Q: You're saying that technology has stalled in terms of consoles - how long do you think that's going to last for, how much breathing space do teams have to learn their craft further?
Mark Cerny: Well, I don't think technology has stopped, it's progressing. But it's not disruptive technology, that's my point. So PlayStation 3 and Xbox 360 came out in the era of the DX9 PC. DX11, which is the standard that came out a little over a year ago on the PC side, that introduces tessellation, so you can do smooth, rounded characters and they'll stay rounded as they get closer - that's not a fundamentally disruptive technology.
We don't need to throw out all of our tool chain and rebuild it. But we did have to throw out that tool chain in the transition from the PlayStation 2 era to the PlayStation 3 because we went from vertex-based graphics to pixel-based graphics and shaders. And that transition was very, very difficult to get though.
Q: When you see technology like home 3D, the new wave of motion control, cloud services - do you think these are significant changes to the console business and console cycle?
Mark Cerny: I'm not a business man. Cloud services like OnLive and Gaikai are pure technology and pure business plays and I don't think too much about them. I'm sure I ought to.
Q: But they're new distribution methods that could allow you to reach new audiences, isn't that what you want to do as a game creator?
Mark Cerny: They reduce friction, certainly. You can be up in your game quickly. There's not a whole lot of friction in my world either. You go to Best Buy and you get Killzone 3. That seems to work rather well.
In terms of Move and Kinect and all those things, it's been an exciting year, it really has. I am so proud to be in the same room as Alex from Harmonix last night [at the AIAS Awards]. To have Dance Central ready for launch - how did they do that? I was in awe.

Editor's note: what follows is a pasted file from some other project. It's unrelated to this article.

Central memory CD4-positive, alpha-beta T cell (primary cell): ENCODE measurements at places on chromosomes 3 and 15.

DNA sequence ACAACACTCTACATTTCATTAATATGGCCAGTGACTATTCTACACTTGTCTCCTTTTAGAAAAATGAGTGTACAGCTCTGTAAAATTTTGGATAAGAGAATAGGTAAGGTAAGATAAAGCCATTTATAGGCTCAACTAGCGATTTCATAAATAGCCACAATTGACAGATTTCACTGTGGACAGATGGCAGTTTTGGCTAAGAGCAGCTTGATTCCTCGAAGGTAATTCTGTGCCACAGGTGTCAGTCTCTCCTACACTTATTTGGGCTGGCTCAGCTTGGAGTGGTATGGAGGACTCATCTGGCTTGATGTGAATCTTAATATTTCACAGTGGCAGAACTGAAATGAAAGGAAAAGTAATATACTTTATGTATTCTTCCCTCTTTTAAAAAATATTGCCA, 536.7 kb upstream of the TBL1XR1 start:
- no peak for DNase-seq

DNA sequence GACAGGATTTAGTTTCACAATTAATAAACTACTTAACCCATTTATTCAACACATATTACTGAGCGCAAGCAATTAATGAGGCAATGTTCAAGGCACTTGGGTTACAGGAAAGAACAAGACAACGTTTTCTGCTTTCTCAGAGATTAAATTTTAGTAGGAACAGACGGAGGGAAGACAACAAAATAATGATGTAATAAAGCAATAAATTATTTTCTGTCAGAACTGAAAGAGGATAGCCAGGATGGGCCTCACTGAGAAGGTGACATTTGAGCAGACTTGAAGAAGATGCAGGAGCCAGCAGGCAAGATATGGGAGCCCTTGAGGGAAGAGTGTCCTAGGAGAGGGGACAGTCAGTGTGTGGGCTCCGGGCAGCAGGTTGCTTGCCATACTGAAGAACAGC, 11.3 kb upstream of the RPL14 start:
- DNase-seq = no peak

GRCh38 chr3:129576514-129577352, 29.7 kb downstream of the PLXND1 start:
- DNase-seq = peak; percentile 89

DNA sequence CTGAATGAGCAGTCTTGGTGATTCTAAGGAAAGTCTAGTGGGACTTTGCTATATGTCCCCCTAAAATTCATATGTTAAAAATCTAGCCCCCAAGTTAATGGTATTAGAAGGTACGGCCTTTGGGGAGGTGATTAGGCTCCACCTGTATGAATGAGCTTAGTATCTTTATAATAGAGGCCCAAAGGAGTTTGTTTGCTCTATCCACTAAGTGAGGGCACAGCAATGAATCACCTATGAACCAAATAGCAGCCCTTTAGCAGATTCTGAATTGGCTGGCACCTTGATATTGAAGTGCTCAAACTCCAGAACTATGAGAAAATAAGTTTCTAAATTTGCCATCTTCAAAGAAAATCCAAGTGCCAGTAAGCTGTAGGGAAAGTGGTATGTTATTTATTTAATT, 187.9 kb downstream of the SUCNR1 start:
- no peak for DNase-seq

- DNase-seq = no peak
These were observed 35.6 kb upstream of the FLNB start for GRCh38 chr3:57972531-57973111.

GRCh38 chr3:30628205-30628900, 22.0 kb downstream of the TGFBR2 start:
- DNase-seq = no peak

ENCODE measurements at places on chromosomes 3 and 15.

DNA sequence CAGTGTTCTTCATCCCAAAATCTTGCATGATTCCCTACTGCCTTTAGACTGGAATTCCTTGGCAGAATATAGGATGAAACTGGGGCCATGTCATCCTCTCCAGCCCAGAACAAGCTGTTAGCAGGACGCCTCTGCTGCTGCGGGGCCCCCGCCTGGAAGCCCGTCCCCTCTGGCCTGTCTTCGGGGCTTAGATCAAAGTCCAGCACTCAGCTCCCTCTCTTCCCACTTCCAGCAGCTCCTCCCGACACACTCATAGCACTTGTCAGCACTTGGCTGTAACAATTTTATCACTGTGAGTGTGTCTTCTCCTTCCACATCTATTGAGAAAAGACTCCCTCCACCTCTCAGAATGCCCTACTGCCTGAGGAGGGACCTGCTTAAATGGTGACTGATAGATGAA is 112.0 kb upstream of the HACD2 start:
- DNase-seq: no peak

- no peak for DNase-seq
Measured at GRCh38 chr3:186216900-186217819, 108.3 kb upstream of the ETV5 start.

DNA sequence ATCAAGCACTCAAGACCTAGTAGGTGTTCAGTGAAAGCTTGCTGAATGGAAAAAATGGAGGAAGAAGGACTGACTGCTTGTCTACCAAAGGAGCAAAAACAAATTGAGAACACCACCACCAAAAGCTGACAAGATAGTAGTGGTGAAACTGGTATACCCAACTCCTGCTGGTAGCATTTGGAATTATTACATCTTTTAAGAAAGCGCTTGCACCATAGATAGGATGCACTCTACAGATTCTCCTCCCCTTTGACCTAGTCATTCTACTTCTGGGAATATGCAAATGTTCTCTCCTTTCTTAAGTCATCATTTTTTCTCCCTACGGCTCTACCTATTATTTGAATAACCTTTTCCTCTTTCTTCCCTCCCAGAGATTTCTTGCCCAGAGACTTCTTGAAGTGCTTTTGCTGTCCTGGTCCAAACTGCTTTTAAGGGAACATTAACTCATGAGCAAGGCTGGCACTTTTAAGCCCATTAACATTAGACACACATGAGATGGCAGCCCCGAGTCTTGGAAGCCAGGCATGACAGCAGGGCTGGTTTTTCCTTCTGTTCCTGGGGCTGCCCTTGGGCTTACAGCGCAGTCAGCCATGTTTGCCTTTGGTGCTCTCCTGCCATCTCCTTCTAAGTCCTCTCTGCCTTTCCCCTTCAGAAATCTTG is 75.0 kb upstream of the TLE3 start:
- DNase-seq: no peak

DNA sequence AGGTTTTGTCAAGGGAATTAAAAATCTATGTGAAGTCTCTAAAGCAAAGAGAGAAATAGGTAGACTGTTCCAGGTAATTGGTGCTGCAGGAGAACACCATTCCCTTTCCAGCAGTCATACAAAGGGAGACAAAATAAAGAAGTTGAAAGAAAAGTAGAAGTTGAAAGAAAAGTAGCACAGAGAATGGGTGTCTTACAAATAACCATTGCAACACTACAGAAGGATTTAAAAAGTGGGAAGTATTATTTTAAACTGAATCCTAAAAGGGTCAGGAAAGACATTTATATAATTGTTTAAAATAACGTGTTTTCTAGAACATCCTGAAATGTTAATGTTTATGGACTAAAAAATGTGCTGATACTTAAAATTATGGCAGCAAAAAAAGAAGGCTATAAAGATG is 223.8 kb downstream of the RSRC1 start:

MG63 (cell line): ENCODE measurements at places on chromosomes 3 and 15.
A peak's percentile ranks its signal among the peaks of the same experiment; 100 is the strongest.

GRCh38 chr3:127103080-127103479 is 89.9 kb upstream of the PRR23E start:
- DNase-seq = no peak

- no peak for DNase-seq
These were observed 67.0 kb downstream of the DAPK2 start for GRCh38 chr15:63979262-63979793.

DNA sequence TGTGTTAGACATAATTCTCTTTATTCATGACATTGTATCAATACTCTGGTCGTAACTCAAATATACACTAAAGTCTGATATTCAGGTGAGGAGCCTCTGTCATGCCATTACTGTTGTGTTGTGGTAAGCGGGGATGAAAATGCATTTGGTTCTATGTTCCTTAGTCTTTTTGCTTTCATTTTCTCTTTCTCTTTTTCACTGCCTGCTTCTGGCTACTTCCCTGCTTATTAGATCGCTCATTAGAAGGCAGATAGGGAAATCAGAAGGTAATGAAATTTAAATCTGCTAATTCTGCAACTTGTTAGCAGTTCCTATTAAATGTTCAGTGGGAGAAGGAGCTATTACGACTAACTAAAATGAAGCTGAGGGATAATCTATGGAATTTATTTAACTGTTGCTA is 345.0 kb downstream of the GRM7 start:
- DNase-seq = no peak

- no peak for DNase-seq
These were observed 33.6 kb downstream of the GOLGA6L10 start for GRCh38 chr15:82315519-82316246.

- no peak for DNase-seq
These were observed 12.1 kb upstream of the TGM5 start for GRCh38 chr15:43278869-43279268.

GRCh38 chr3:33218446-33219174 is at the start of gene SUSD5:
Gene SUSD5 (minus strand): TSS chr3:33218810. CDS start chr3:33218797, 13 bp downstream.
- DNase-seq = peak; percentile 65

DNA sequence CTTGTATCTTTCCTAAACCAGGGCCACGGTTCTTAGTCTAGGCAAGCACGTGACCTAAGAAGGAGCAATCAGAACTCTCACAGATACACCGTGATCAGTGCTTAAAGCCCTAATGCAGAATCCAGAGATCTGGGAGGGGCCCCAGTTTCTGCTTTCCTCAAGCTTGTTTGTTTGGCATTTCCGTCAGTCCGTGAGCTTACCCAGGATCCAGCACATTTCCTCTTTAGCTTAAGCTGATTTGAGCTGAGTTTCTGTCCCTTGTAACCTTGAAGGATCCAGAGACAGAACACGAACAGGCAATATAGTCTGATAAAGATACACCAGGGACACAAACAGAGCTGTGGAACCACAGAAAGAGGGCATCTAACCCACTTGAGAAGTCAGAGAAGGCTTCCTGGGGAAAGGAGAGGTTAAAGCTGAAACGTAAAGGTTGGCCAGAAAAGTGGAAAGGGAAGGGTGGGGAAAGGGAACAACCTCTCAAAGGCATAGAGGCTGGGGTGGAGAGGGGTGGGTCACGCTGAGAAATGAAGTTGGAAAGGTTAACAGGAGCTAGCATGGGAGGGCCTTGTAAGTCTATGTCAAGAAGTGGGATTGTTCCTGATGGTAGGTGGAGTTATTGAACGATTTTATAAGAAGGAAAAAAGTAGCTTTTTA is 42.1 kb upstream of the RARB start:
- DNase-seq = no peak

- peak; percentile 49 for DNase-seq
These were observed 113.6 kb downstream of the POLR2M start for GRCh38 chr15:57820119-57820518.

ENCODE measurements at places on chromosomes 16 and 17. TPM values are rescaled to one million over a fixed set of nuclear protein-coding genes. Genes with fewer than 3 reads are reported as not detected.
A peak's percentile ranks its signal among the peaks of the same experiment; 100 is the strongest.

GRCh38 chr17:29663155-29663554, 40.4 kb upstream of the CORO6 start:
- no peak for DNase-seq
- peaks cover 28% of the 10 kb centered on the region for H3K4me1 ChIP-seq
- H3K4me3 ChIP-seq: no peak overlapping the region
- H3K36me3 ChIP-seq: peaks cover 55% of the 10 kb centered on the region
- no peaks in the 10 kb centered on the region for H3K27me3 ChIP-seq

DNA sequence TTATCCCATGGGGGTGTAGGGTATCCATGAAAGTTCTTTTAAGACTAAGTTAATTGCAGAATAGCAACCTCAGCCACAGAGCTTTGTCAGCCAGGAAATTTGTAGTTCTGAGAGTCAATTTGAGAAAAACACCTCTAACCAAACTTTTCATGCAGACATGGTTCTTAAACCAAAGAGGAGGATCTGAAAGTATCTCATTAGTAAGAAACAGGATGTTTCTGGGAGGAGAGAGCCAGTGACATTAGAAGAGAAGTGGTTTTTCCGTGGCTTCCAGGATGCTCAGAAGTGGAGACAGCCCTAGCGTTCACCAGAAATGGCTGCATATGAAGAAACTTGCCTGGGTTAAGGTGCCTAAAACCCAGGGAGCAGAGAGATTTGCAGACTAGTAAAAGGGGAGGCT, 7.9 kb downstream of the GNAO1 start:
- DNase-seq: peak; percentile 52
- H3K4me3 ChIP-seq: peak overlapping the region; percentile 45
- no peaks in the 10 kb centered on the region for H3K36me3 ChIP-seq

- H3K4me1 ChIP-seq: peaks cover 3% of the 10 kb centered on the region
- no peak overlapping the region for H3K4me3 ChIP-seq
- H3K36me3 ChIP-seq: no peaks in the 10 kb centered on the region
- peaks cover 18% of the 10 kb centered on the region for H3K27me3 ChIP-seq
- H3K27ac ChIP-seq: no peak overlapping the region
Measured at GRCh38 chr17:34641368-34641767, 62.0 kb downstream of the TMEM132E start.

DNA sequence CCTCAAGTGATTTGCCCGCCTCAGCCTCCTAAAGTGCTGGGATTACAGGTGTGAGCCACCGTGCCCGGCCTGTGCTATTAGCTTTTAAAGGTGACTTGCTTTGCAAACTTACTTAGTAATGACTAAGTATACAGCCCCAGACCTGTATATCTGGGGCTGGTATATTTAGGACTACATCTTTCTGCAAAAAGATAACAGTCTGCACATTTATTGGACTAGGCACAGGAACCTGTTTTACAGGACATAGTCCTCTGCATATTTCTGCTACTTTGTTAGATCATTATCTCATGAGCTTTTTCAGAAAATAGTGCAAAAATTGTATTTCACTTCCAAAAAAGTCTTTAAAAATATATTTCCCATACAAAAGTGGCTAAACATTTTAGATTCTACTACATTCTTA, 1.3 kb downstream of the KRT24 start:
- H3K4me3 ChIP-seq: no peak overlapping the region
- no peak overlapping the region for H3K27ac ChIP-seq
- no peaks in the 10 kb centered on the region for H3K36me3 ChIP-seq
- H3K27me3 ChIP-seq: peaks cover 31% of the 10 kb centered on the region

Q: You say console has stalled - PS4 isn't coming out next year - it seems like the growth in hardware is in mobile and tablets. Are they more important hardware shifts than what is happening now with consoles?
Mark Cerny: Well, the base hardware for consoles hasn't changed for a couple of years now, that's certainly true. iPhone and iPad are very interesting, there's an incredible variety to the games on those. But there's less depth as part of the overall economics. It's a very crowded marketplace too, it's somewhat scary.
I used to work in the arcade business where you would make your game up until the point it was indistinguishable at the start of the game to the game which was completed. You'd put it in an arcade and you'd see how many quarters it earned. You needed to make about 80 per cent of the game in order to do a playtest.
At that point at Atari we cancelled two out of three games. We're talking ten month projects, so eight months of work is gone, plus the run where you would do design and talk to hardware engineers about that you wanted to do. So you were throwing out the best part of a year on average, even the great game creators like Ed Log, who did Asteroids.